However, in yet another attempt to wipe out the slugs in my yard, I thought this year I 'd try a different approach, an approach based on the fact slugs have no friends, other than their nasty sluggy buddies. What with the whole world hating them and trying to kill them (and failing miserably), I wondered if slugs might just react differently if they thought someone, or something, actually liked them, or cared for them.

I had this great idea of using reverse psychology to make them go away. Instead of attacking them every step (and stomp) of the way, I decided to go to great lengths to befriend them, to show them compassion, even love them (okay, I may have had to fake it a bit). My theory was that this would prove devastating to their little sluggy psyches. I intended to kill them with kindness.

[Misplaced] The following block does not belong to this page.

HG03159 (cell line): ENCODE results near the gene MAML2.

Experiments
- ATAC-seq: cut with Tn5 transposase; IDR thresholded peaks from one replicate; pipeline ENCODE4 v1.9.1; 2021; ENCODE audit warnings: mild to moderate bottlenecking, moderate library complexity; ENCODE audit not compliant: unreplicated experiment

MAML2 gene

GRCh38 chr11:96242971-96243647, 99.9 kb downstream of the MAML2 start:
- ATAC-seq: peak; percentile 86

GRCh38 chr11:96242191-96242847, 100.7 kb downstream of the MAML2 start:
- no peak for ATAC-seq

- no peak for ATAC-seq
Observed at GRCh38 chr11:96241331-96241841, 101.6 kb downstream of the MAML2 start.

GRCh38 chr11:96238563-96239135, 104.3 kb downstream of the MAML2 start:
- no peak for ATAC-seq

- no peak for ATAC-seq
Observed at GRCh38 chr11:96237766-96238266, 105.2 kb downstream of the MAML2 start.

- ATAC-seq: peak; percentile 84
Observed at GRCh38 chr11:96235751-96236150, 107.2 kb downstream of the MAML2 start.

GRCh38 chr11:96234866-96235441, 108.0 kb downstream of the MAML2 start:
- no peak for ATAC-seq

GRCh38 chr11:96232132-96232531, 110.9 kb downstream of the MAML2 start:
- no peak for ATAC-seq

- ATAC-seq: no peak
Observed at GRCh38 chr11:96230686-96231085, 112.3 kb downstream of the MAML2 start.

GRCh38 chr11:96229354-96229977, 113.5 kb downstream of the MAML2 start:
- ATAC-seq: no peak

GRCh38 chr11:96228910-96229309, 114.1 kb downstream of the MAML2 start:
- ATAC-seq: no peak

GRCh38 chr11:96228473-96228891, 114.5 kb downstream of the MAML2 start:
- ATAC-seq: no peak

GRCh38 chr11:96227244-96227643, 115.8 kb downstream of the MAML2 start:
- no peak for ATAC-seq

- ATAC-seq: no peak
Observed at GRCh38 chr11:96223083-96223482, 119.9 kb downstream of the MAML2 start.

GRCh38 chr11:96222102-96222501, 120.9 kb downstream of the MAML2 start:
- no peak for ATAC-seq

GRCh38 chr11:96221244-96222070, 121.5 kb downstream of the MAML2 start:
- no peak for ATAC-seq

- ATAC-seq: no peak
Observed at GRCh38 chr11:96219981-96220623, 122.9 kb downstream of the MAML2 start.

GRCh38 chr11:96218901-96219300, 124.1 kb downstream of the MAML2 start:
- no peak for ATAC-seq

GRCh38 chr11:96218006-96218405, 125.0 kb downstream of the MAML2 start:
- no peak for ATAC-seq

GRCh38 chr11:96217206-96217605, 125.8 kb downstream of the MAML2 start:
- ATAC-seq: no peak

I began by setting out some of their favourite food on the patio — marigolds and hosta leaves, and some beer of course, but in a shallow container so they couldn't fall in and drown. I also swept the patio first to get rid of any sharp bits that might snag their little sluggy tummies. It certainly attracted them; they showed up in droves.

They were so confused by these seemingly random acts of kindness, they didn't know whether they were coming or going, which isn't surprising. They're a bit like the VW beetle that way — from a distance it's hard to tell which end is the front.

After a few days I had them exactly where I wanted them, eating out of my hand (ugh). This is when I began playing a few mind games. I thought, we’ll just see who’s well balanced around my yard. Now that I had their confidence I invited them to share a beer and chips with me — SALT AND VINEGAR — my favourites. I figured one chomp and they'd shrivel right up. They drank the beer of course, but they wouldn’t go near the chips. I don’t think they trusted me; they turned up their noses at them.